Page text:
Prime

I took my son to see the Transformers movie this weekend — one of the main characters is Optimus Prime, or “Prime” for short.

This post is tangentially related to a challenge by Howard Rogers on whether or not one can come up with a use case for the SCOTT.EMP table which cannot be solved using plain SQL but that requires PL/SQL.  You can read about it here.

Personally I’m not so sure there is such a use case, since any set transformation should be able to be specified by using any set of sets.  And today using the connect by level tricks, one can arbitrarily construct any set one likes and use that to apply any transformation.  Heck, it’s probably mathematically provable, but just thinking about it starts to give me flashbacks and headaches…

In any case, one of my suggestions to this problem involves calculating prime numbers — it’s not a solution to the problem, because it’s possible to use SQL to generate prime numbers, but it’s an interesting problem just the same.  A long time ago, I wrote a prime number generator in APL — it’s really easy there (single line of “code”, actually), but I bet it would be neat to see how to do it in SQL.

So, my “quiz” today is:

Using only SQL, generate a list of the first 100 prime numbers.

10 Responses to “Prime”

  1. Raj Jamadagni Says:

    trying to repost since the comment ate most of what I wrote.

    wrote this fairly quickly. The logic is thus,

    1. take a number a,
    2. take a number b such that b is between 1 and sqrt(a)
    3. calculate m = mod(a,b)
    4. select all values of a where all values of m are greater than 0.

    WITH x AS (SELECT ROWNUM+1 r FROM all_objects WHERE ROWNUM

  2. ddelmoli Says:

    Looks like it’s still being eaten… But the logic appears sound to me.

  3. Raj Jamadagni Says:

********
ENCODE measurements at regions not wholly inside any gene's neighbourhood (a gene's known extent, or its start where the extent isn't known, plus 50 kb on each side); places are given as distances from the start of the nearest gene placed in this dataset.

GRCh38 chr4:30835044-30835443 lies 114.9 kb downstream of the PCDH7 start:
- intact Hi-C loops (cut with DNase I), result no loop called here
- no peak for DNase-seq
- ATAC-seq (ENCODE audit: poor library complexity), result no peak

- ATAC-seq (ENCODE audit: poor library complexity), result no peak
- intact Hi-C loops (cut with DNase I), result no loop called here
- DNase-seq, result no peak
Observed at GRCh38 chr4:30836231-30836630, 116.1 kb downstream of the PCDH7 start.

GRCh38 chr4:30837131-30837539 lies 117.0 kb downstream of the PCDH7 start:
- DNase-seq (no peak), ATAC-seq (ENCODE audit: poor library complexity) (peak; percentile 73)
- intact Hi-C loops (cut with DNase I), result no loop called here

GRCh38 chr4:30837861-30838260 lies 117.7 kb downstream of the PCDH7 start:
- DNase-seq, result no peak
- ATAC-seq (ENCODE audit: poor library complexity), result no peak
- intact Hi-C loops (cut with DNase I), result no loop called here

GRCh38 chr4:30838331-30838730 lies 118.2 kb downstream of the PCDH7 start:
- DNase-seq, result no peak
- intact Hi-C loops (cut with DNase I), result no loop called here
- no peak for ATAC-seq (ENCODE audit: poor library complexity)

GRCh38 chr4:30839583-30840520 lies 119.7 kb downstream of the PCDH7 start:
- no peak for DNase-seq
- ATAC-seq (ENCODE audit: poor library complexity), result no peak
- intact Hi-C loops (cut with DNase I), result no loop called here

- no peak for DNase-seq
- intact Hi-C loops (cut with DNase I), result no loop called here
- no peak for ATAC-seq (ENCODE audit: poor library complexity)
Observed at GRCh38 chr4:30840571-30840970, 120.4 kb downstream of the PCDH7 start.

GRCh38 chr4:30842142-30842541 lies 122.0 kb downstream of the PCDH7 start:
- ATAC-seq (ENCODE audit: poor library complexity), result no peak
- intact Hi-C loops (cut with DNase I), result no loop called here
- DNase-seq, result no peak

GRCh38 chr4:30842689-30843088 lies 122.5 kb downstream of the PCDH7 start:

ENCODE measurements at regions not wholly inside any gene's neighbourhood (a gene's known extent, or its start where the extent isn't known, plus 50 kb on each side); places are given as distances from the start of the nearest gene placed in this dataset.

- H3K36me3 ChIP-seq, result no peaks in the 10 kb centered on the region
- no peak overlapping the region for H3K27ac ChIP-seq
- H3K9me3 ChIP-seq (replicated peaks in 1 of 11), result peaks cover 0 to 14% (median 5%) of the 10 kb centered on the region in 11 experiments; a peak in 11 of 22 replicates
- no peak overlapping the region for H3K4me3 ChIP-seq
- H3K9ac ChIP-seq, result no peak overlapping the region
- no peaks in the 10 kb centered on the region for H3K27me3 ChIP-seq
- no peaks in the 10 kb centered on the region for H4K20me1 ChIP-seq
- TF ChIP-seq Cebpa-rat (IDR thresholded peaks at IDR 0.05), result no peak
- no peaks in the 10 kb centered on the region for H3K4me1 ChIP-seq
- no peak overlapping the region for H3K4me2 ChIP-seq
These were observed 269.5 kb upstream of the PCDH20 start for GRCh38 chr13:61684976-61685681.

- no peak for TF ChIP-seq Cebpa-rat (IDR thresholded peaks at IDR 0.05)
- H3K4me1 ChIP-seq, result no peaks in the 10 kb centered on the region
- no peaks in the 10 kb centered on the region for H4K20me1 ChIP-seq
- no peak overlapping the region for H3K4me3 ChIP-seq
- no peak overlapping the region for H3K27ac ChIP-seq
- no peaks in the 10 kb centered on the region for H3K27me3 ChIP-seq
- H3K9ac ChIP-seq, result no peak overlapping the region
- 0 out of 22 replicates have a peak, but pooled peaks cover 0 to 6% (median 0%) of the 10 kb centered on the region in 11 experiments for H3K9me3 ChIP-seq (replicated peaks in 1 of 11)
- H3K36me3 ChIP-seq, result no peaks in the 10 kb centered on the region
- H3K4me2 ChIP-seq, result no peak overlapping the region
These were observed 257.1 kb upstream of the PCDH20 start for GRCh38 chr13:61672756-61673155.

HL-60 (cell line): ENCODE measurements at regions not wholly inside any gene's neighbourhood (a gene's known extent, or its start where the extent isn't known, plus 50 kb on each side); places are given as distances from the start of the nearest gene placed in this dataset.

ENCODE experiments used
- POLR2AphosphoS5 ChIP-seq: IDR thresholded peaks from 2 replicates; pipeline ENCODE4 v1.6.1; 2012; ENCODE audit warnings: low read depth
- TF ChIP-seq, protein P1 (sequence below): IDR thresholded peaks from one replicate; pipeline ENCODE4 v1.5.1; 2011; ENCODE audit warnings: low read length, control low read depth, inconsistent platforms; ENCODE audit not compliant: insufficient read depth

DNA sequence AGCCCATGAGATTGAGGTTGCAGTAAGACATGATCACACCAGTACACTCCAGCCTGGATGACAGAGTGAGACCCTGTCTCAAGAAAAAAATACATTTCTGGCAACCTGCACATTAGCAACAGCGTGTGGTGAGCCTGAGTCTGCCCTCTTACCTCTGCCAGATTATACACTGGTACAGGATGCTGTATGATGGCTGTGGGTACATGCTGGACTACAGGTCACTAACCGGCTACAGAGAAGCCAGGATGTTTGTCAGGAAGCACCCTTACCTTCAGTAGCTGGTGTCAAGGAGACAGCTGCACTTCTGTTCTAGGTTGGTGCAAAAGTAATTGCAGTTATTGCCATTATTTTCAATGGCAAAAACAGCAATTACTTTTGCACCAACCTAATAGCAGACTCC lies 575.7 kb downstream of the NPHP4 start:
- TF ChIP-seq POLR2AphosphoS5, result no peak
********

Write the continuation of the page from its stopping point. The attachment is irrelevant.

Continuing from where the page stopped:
wrote this fairly quickly. The logic is thus,

    1. take a number a,
    2. take a number b such that b is between 1 and sqrt(a)
    3. calculate m = mod(a,b) for each value of b
    4. select all values of a where all values of m are greater than 0.

    WITH x AS (SELECT ROWNUM+1 r FROM all_objects WHERE ROWNUM < 1001)
    SELECT n
    , SUM (CASE WHEN m = 0 THEN 1 ELSE 0 END) m_0
    FROM (SELECT a.r n, mod (a.r, b.r) m
    FROM x a, x b
    WHERE b.r <= sqrt(a.r)
    ORDER BY 1, 2)
    GROUP BY n
    HAVING SUM (CASE WHEN m = 0 THEN 1 ELSE 0 END) = 0
    ORDER BY 1

    Please note, this doesn't technically solve the query since it misses 2 and 3 but feel free to take a hack at it.

  4. chris Says:

    I think the above solution doesn’t fulfill the requirement to produce 100 primes. Here’s my sql:

    with nr_lines as (
    select 100 nr_lines
    from dual)
    ,test_limit as (
    select 1000 test_limit
    from dual)
    ,nr as (
    select level+1 nr
    from test_limit
    connect by level

  5. chris Says:

    with nr_lines as (
    select 100 nr_lines
    from dual)
    ,test_limit as (
    select 1000 test_limit
    from dual)
    ,nr as (
    select level+1 nr
    from test_limit
    connect by level

  6. chris Says:

    This is annoying. I’m giving up.

  7. Raj Jamadagni Says:

    Chris, mail it to Dominic. That’s what i did to get it posted correctly.

    Raj

  8. Andre Says:

    –this one has no less than signs, so it should be safe to post, I hope

    with N as (select level+1 n from dual connect by rownum between 1 and 541)
    select n from n minus select a.n * b.n from n a, n b

  9. Kurt Says:

    A very performant query, for larger lists.
    When a divisor is found for te current number, the query stops checking the other potential divisors up to the sqrt.
    You can reject the AND “(MOD(g.getal,ROWNUM-1) > 0 OR ROWNUM 0 OR ROWNUM 1;

  10. Ritesh Singh Says:

    Please visit this article
    http://www.oracledba.in/display_article.aspx?article_id=287#ReviewId

Leave a Reply

Posting code can be a pain. To make sure your code doesn't get eaten, you may want to pre-format it first by using HTML Encoder